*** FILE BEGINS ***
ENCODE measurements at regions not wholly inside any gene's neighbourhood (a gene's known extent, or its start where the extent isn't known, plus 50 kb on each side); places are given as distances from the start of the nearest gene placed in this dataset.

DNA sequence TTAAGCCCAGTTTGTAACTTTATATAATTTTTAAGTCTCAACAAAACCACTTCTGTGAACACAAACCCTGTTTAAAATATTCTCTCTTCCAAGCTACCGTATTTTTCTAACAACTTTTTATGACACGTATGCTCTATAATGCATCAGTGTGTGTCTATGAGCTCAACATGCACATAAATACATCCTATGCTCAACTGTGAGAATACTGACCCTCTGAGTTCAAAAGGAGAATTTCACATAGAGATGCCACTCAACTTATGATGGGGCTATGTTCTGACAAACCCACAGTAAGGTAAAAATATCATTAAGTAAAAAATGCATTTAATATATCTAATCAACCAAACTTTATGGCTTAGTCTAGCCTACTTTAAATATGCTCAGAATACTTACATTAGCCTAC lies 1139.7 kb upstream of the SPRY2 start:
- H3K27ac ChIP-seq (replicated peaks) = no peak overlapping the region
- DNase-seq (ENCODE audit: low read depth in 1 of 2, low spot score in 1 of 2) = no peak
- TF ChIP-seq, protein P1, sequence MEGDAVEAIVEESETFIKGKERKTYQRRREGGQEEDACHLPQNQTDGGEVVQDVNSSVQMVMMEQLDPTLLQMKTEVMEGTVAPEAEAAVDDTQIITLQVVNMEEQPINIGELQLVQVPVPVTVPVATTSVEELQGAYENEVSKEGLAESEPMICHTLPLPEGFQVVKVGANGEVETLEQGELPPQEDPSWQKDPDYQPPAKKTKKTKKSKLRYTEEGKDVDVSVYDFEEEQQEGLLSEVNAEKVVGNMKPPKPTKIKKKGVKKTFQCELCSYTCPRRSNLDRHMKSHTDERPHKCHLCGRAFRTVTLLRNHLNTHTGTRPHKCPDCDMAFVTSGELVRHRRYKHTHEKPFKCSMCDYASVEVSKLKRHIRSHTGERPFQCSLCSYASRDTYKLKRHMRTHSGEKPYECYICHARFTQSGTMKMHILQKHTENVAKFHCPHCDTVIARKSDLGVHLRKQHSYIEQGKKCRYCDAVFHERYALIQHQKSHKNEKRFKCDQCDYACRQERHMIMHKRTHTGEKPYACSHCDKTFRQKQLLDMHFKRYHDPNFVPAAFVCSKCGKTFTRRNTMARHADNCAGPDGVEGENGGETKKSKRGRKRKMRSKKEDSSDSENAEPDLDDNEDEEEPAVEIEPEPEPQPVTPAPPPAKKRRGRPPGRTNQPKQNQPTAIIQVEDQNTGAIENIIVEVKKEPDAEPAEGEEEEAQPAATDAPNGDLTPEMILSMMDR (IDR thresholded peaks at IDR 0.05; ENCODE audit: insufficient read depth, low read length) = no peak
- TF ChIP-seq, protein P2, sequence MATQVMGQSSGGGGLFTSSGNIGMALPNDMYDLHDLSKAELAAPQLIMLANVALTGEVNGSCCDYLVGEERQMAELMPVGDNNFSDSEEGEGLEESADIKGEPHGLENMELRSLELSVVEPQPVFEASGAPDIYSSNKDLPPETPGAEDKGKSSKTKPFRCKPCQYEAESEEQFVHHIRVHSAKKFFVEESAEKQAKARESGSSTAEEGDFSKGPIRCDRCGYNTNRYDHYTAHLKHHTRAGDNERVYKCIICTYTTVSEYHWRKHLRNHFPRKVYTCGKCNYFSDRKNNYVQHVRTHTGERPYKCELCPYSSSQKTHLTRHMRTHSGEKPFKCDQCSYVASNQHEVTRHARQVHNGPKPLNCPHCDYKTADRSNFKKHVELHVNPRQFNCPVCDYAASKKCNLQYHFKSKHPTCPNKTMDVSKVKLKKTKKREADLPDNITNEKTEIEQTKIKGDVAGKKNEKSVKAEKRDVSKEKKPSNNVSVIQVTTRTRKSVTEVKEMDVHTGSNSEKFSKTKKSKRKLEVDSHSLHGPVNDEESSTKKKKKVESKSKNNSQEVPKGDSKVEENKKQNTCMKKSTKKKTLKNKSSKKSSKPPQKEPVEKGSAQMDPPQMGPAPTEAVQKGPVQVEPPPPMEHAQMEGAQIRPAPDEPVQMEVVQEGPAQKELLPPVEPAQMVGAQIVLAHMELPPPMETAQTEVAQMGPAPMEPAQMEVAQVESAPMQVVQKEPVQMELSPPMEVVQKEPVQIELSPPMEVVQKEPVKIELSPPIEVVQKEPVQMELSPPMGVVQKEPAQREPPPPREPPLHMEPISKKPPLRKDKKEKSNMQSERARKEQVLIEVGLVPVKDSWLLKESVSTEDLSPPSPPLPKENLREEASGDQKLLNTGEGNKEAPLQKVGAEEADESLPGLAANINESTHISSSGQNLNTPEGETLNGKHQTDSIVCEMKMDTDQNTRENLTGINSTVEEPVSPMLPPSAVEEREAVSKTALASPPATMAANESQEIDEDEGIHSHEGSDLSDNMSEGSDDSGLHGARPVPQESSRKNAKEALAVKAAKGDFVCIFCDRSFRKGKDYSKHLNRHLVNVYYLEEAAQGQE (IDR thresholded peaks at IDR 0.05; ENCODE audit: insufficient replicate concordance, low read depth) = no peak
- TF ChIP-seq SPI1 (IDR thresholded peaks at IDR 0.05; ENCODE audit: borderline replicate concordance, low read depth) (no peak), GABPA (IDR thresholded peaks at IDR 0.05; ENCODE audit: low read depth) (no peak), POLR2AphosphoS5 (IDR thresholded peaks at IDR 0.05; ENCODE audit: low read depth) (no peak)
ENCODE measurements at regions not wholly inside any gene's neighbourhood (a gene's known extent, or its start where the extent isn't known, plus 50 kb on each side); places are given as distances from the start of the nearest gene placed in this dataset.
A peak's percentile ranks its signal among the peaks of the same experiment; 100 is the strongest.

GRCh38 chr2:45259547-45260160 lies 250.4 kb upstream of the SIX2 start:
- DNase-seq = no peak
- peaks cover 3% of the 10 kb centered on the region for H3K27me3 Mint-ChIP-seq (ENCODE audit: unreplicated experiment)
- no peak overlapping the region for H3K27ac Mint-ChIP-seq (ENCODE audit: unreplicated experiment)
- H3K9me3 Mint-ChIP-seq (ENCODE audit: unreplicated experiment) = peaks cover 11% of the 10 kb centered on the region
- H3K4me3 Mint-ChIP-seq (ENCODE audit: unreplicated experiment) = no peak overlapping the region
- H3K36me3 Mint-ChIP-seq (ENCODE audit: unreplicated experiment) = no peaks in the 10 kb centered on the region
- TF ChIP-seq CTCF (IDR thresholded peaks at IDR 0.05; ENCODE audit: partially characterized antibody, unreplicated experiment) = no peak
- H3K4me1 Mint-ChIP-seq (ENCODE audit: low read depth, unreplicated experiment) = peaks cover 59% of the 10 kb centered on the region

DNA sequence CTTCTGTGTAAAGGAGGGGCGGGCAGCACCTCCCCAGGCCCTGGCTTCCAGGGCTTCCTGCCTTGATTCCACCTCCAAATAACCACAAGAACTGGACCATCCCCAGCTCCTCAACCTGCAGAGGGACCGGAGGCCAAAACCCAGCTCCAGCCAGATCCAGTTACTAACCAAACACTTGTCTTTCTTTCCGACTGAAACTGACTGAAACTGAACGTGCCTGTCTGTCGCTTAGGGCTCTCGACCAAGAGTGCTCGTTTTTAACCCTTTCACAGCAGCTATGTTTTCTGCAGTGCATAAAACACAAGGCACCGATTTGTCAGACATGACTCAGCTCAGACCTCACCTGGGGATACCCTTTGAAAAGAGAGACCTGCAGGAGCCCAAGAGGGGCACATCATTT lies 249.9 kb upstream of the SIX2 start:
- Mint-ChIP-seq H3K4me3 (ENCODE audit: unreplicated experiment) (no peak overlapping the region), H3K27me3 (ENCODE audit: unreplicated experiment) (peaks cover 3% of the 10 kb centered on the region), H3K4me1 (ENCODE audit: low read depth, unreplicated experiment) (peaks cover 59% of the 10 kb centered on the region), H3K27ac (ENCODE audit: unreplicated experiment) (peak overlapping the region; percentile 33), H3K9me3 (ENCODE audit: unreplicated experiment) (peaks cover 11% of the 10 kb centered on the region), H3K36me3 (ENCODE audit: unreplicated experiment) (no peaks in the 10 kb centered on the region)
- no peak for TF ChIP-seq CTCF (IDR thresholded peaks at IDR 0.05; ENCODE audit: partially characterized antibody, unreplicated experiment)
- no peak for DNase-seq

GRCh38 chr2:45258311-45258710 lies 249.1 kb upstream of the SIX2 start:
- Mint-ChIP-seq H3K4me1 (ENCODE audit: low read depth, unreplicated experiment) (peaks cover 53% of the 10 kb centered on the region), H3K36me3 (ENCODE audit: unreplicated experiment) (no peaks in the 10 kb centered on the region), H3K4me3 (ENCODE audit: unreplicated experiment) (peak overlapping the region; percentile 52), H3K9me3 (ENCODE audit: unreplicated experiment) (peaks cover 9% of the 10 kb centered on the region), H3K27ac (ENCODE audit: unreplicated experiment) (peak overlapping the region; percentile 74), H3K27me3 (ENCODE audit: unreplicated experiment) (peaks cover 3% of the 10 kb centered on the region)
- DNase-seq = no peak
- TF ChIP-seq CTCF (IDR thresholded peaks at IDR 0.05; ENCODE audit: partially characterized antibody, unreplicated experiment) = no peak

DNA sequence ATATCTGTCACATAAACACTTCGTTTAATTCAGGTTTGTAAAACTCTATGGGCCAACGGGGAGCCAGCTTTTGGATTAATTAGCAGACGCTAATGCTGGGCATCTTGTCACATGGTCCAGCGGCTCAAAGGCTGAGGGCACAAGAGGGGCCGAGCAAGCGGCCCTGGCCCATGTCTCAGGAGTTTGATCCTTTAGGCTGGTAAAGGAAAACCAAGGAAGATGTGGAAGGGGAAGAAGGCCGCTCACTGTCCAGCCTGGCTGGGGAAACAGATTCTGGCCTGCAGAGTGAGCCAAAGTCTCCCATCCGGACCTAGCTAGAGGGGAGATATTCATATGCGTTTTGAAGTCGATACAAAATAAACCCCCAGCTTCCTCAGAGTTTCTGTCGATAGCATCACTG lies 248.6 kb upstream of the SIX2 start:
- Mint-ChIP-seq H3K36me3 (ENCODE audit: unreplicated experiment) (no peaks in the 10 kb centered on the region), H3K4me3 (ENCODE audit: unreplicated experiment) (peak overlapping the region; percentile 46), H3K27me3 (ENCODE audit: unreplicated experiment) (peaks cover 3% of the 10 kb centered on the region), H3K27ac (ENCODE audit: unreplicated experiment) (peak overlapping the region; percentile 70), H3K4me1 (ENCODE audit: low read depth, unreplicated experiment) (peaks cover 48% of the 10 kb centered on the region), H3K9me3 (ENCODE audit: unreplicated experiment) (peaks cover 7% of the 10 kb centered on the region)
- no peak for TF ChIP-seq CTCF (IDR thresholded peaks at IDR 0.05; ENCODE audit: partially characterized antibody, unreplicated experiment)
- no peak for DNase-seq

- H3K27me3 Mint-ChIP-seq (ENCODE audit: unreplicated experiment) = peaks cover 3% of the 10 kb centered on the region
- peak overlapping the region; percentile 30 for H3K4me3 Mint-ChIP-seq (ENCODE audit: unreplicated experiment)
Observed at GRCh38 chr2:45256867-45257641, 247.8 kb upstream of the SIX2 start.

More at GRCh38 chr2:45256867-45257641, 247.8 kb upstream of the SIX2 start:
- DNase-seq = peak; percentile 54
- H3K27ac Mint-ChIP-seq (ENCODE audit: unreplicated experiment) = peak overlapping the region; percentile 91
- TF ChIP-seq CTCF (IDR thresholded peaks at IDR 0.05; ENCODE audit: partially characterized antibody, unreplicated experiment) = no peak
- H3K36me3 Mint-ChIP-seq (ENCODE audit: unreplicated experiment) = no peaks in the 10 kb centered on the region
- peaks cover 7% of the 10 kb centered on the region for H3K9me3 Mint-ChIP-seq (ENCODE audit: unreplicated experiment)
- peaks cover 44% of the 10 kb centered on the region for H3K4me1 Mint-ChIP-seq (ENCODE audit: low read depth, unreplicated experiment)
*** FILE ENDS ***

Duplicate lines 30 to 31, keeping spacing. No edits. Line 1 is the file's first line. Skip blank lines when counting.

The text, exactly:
- no peak for DNase-seq

- H3K27me3 Mint-ChIP-seq (ENCODE audit: unreplicated experiment) = peaks cover 3% of the 10 kb centered on the region